Almost every source on beginning genealogical investigation urges the beginner to start with his own records and those found at home. Before starting your search, I suggest looking at the FamilySearch Research Wiki. You will probably end up searching your own home for records, but I think it is important to get some basic instruction before gathering records. You may not even recognize a valuable record unless you have some understanding about what you are looking for.
Here are a list of articles in the Research Wiki that will give some basic understanding of what you are trying to find and how what you find might be helpful:
The first pages I would look at and study would be the Principles of Family History Research. You can use that page to find the link to Identify What You Know. These pages are not long discussions, but rather, they show links to even more pages. As you click on links in the Wiki, you are actually filtering your search. Each time you move one level down in the linked pages you have effectively filtered out other pages of less interest.
An alternative way to enter into the Research Wiki is through the page How to Guess Where to Start. This is a slightly different way of approaching the same topic. Here is another page entitled, How to Begin a Search for Your Ancestor. If you don't like to read all that much, you can find quite a few videos online both free and fee based, that will help you get started. For example, The Midwest Genealogy Center has a video that is called Beginning Genealogy by Ellen Miller. You might also try Tips and Tactics from 50 Years of Research by Gary R. Toms. Another helpful article is Guessing the Easiest to Research Person and Event.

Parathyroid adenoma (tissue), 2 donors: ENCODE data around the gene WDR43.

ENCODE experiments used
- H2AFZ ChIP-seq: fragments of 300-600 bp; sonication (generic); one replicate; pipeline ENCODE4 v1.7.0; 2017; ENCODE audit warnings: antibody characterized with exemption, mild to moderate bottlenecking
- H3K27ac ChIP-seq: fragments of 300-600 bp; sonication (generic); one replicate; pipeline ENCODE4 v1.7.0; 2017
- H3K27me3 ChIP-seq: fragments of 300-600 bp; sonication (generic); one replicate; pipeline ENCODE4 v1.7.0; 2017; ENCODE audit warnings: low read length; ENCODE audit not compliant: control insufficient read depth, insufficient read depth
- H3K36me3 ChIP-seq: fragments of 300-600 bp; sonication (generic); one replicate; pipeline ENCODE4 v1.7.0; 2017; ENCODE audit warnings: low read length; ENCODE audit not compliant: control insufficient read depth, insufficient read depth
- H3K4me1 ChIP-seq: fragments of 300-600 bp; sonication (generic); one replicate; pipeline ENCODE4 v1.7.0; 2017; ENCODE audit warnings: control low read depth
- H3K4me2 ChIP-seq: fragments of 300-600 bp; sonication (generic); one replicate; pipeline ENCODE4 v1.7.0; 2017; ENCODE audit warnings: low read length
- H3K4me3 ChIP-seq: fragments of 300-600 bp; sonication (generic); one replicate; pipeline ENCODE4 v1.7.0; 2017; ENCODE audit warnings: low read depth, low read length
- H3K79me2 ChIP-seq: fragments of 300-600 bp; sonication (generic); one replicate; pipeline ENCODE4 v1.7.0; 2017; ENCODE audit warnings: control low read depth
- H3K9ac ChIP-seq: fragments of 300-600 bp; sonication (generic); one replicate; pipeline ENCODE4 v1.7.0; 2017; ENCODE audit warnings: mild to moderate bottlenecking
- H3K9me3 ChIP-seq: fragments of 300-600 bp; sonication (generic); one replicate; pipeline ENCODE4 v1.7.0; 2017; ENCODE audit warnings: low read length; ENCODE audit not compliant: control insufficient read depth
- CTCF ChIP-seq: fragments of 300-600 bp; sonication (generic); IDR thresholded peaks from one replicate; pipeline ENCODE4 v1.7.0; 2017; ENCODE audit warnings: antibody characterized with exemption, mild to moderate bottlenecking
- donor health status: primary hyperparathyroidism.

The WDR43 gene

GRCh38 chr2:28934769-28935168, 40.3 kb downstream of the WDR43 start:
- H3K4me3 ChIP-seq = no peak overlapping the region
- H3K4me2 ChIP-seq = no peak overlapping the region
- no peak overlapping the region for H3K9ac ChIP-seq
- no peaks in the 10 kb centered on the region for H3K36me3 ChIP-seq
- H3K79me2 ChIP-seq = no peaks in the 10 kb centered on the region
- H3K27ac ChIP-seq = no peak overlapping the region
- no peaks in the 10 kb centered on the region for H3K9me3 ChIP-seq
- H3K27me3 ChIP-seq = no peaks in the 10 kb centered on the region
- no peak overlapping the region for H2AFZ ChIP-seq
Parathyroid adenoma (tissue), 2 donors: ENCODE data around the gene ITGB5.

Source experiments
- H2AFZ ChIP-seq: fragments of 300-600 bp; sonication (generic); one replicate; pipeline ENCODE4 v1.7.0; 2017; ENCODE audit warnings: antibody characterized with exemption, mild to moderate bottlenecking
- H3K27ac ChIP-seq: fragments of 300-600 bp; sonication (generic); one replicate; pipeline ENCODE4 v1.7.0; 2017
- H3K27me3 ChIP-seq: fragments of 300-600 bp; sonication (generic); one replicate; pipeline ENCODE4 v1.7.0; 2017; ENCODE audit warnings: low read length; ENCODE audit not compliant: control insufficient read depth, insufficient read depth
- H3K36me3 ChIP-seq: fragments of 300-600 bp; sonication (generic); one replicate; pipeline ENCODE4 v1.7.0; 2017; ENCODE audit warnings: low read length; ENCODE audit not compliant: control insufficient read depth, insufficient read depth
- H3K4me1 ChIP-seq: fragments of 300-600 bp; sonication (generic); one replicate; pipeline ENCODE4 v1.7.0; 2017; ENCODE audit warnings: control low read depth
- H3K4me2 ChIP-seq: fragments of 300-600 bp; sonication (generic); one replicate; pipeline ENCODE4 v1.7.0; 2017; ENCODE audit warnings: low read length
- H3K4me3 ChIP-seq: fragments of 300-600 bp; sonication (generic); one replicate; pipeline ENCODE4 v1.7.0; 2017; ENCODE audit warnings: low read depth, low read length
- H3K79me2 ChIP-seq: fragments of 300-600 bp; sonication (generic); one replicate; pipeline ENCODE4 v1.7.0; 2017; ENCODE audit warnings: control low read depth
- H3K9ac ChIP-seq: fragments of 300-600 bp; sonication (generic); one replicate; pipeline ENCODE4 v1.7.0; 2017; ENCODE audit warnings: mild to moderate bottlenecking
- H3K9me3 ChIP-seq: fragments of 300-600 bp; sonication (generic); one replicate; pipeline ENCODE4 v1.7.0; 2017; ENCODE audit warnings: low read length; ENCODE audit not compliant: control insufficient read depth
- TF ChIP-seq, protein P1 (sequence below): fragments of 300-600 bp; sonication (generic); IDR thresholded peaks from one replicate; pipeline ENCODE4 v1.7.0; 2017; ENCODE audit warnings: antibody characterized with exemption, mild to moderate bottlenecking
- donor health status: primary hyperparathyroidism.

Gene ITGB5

I am the kind of person that usually opens the box, starts to put together the product or get it running and then, after running into problems, finally looks at the instructions. You can do genealogy the same way, jump in and try to find someone, but without some preliminary instruction, you are likely to spend considerable time plowing a field that has already been plowed. I must also admit that I spent more than a few years doing genealogical research before I attended my first conference or even opened a book about genealogy. Unfortunately, some of the work I did back then was as disorganized as you would probably expect it to be. I guess I feel some kind of responsibility to try and get others over the hurdle of beginning in the right way and not having the same set of problems I am still trying to solve.
There is even a page in the Research Wiki called Rookie Mistakes. All I can say about that article is that it sounds like a description of me about twenty years ago.